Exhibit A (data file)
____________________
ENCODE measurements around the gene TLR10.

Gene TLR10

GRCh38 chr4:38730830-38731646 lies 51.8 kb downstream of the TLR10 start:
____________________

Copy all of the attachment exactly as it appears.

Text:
ENCODE measurements around the gene TLR10.

Gene TLR10

GRCh38 chr4:38730830-38731646 lies 51.8 kb downstream of the TLR10 start: